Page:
Loan amount. Make sure you are able to borrow as much as you need – no more, no less. There is no need to take out additional funds that may make the loan unaffordable or to end up with a loan that is insufficient for your needs.
Loan type. Is the loan you're opting for a line of credit or a term loan and will it suit your needs?
What do I need to apply?
The documents you'll need vary depending on the lender and loan you're applying for, but you'll likely need to provide the following:
Your business's financial records including monthly revenue and expenses
You may need to attach your business accounting software as part of the application
Your personal information including contact details and business ownership verification
Four tips for running a successful ecommerce business
Use multiple social media platforms. Don't just rely on reaching your customers through Facebook. Each platform comes with its own strengths and weaknesses, and using more than one could cover your bases.
Be mobile-friendly. Shopping on a computer is becoming a thing of the past. Not only should your site be responsive, but your content should fit mobile reading too.
Simplify, simplify, simplify. The last thing you want is for frustrated customers to give up while trying to buy your products. Make it as easy as possible for them to spend money on your site.
Reward loyalty. Developing a loyalty program is a tried-and-true way of getting customers to come back.
Investors. Get funding in exchange for ownership of a percentage of your business from venture capitalists, angel investors or investment corporations.
Crowdfunding. Set up a page on a crowdfunding campaign to collect donations from your social circle and fans of your business.
Friends or family. You probably won't have to pay interest or fees when borrowing money from a wealthy acquaintance or relative — but you risk serious social consequences if you can't pay them back.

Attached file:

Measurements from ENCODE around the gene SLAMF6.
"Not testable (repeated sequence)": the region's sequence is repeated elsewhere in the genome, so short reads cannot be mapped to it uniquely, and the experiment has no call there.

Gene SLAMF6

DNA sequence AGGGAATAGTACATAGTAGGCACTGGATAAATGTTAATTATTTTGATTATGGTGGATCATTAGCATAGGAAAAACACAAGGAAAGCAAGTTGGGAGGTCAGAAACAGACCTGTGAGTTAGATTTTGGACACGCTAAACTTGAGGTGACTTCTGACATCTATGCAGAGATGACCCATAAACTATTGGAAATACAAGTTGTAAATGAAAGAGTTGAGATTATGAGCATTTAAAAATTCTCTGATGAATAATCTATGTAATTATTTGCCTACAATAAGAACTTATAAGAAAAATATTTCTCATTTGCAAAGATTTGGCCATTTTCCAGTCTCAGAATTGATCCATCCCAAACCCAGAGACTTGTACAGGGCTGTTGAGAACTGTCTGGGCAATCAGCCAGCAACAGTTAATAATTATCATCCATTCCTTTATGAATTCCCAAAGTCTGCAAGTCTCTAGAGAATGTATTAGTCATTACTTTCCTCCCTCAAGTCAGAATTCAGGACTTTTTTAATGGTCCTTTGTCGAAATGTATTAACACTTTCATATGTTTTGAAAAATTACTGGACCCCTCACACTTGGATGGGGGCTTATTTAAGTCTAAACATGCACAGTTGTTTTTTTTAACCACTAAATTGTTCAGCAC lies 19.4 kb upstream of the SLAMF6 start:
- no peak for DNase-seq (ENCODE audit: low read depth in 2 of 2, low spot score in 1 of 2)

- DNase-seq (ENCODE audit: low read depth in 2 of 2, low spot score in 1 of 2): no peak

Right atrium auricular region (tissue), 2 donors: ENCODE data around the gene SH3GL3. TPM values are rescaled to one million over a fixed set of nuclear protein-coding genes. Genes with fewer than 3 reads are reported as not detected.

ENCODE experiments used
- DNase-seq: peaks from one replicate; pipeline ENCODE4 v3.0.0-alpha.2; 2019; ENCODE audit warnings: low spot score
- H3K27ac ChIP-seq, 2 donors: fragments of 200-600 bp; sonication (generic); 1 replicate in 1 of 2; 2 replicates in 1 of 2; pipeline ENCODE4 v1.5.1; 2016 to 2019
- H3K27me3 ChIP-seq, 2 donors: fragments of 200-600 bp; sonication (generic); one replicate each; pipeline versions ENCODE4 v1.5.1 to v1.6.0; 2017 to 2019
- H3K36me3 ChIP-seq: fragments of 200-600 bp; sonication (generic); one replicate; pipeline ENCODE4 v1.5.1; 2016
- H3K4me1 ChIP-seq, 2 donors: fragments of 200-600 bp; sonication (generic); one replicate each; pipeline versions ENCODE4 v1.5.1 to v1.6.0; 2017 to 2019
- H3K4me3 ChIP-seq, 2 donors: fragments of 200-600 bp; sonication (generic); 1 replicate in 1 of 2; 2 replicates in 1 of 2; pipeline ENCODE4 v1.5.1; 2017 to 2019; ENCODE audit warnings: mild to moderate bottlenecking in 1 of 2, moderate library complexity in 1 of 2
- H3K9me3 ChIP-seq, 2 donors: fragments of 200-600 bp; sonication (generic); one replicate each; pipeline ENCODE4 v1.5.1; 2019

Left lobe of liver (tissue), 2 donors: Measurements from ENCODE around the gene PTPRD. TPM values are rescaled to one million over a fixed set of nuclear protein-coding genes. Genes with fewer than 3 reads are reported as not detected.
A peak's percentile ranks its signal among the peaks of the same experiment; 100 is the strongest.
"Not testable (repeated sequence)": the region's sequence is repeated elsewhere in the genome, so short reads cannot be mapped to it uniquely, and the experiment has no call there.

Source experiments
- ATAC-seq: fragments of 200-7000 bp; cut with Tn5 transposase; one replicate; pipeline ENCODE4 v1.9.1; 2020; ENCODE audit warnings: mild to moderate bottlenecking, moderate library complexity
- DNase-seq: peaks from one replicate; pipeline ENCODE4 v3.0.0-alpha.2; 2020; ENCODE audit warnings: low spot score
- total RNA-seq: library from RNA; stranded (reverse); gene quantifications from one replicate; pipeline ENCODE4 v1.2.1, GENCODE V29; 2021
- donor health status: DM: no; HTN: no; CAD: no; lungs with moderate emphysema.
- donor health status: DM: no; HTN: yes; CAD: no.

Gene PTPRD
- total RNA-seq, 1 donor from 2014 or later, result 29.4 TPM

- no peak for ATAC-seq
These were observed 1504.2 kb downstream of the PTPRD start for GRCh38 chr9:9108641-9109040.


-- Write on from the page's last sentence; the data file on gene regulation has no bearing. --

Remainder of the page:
Personal loans. Consider taking out a personal loan to fund minor business expenses. This could be an option to consider for a business that doesn't meet the age or revenue requirements for a business loan.
You might, depending on the type of loan you take out. You will be able to borrow more and you will have more loan options if you have residential or commercial security to use for a secured business loan, but if you don't, there are still unsecured business loans available.
If you can no longer make payments on your loan, call your loan provider as soon as possible. You might be able to work out an adjusted repayment plan.
You can, but it's not usually a good idea. Aside from running into trouble qualifying for a loan, if you can't make your payments on time, you'll pay any number of fees — and potentially dig your business into a hole of debt.
Adam Mathew is a writer for Finder, specialising in video games and TV. He's been the editor of magazines such as Ultimate Nintendo and Official PlayStation AU. His words may also be found in IGN, Gamespot, Kotaku, Red Bull, Game Informer and AusGamers.